The chief of the federal agency researching polluted drinking water at Camp Lejeune told lawmakers last month that her agency lacks the authority and expertise to conduct a study of cancer frequency among veterans of the North Carolina base.
That comes as a surprise to the dean of the U.S. House, Rep. John Dingell, the Michigan Democrat who played a critical role in the formation of the Agency for Toxic Substances and Disease Registry in 1983.
In a letter Wednesday to Kathleen Sebelius, secretary of the Department of Health and Human Services, Dingell and North Carolina Sens. Kay Hagan and Richard Burr, said they were "dismayed" by ATSDR's reluctance to conduct the cancer study. HHS oversees ATSDR.
"Conducting public health studies of this nature ... was precisely the reason the agency was created," the letter said. "The water contamination at Camp Lejeune is likely the largest environmental contamination in the history of this nation. It is the responsibility of our government to provide a full and complete account of what happened."
The letter provides the first public account of what ATSDR's acting director, Tanja Popovic, said to lawmakers in a meeting last month in Washington, D.C., to discuss the proposed cancer-incidence study.
Dingell, Hagan, Burr, and aides to Sen. Bill Nelson and Sen. Marco Rubio, both of Florida, met with Popovic on Feb. 26.
Dingell, 87, has been in Congress since 1955 and is its longest-serving member ever. He recently announced he will not seek re-election later this year.
ATSDR did not respond to a request for comment by the Tampa Bay Times.
Scientists say up to 1 million people were exposed to Camp Lejeune's highly polluted drinking water from 1953 to 1987, including about 20,000 Floridians. Water at the Marine Corps base was contaminated with solvents and other cancer-causing chemicals.
In a study released by ATSDR last month, the agency said death rates for all cancers at Camp Lejeune were 10 percent higher than at Camp Pendleton, a Marine Corps base in California whose water was never contaminated.
For some types of cancer, the death rate was much greater at Lejeune, according to the report. Examples include: kidney cancer (35 percent higher), liver cancer (42 percent), esophageal cancer (43 percent), cervical cancer (33 percent), Hodgkins lymphoma (47 percent) and multiple myeloma (68 percent).
Some victims of the contaminated water and members of Congress are pushing for a more definitive study on cancer incidence that, unlike the mortality study, would look at those who got cancer but survived.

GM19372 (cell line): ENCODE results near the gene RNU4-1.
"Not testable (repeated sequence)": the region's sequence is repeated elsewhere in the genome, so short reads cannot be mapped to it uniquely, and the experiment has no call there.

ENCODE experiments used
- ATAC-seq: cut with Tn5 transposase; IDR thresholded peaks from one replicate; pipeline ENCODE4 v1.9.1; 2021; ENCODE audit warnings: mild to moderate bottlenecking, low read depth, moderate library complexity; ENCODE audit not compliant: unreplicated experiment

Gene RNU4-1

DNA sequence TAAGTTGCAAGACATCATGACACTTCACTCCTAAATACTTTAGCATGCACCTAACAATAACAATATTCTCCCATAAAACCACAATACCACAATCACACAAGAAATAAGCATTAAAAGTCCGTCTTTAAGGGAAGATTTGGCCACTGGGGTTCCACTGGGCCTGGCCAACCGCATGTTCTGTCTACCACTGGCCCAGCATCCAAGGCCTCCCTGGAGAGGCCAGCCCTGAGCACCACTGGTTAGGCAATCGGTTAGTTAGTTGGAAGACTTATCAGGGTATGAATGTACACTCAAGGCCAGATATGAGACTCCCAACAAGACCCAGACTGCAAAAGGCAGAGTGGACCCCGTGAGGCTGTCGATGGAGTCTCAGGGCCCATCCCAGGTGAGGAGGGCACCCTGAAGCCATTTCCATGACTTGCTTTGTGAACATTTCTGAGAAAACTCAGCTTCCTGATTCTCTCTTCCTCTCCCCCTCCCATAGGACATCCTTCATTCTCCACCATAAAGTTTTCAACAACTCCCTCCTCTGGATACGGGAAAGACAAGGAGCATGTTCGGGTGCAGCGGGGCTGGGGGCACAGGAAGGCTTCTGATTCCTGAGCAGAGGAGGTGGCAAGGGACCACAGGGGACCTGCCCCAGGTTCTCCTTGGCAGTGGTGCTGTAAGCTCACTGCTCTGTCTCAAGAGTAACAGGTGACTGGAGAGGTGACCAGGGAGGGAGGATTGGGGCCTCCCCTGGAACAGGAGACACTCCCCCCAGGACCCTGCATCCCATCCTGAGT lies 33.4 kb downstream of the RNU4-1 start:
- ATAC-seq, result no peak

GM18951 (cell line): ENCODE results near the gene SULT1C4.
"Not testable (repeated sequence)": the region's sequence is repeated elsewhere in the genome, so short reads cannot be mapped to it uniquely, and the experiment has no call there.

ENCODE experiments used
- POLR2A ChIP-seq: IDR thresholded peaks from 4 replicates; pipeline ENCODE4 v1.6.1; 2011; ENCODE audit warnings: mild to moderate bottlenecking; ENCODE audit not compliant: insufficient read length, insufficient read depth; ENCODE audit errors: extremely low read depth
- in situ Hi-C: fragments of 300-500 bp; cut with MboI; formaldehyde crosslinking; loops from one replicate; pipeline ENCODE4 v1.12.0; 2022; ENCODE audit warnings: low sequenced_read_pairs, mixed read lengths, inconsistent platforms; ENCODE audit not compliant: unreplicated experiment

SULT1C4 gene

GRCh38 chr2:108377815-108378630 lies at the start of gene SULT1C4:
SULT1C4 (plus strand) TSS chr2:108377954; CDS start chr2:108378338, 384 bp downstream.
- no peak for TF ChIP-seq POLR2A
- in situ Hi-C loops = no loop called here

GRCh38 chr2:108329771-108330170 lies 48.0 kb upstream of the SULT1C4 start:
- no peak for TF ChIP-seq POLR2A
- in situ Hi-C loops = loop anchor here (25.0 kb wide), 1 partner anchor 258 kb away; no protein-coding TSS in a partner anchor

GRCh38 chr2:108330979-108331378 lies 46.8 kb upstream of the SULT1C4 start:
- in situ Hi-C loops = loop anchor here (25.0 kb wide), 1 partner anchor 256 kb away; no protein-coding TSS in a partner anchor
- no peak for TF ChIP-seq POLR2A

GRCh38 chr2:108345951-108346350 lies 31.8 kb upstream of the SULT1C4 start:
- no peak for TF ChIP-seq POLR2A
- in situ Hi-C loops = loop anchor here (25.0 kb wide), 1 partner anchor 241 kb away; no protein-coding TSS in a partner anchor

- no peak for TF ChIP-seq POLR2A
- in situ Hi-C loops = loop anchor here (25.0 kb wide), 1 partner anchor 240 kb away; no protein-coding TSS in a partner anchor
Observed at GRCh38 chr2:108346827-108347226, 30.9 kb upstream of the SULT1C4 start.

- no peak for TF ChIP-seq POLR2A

The lawmakers' letter quoted a provision of the 1980 Comprehensive Environmental Response, Compensation and Liability Act, which governs ATSDR's work.
Keep up with Tampa Bay’s top headlines
Subscribe to our free DayStarter newsletter
You’re all signed up!
Want more of our free, weekly newsletters in your inbox? Let’s get started.Explore all your options
The law empowers ATSDR "in cases of public health emergencies caused or believed to be caused by exposure to toxic substances, provide medical care and testing to exposed individuals, including ... epidemiological studies, or any other assistance appropriate under the circumstances."
The lawmakers said they also were troubled that ATSDR has done little to publicize its work on Camp Lejeune.
"ATSDR has so far done nothing significant to disseminate information about the last two studies on Camp Lejeune other than put them on the ATSDR web site," they wrote. "There was no press release sent to the media and there were, as far as we know, no interviews of the authors by the media.
"Please explain why ATSDR took such a passive approach where these particular studies are concerned."
ATSDR has refused requests by the Times to speak with anyone at the agency with knowledge about the proposed cancer study.
The lawmakers indicated Popovic, ATSDR's acting director, has told lawmakers that a group outside government would be better suited to "assess the feasibility of a cancer incidence study and possibly the study itself." The group is not identified in the letter.
"Given the nature and history of this contamination and the disturbing findings of recent studies released by ATSDR, both Congress and the public reasonably expect the government to conduct this type of study and for your department to leverage its resources to that end," the letter said
The Times noted in a story last week that ATSDR's own scientists wrote a report in 2008 that said a cancer-incidence study by the agency was feasible.
William R. Levesque can be reached at email@example.com or (813) 226-3432.